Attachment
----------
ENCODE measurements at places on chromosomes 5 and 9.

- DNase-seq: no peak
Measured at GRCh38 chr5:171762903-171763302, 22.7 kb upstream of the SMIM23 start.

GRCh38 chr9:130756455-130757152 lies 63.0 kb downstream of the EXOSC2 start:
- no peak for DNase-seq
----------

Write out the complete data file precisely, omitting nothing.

ENCODE measurements at places on chromosomes 5 and 9.

- DNase-seq: no peak
Measured at GRCh38 chr5:171762903-171763302, 22.7 kb upstream of the SMIM23 start.

GRCh38 chr9:130756455-130757152 lies 63.0 kb downstream of the EXOSC2 start:
- no peak for DNase-seq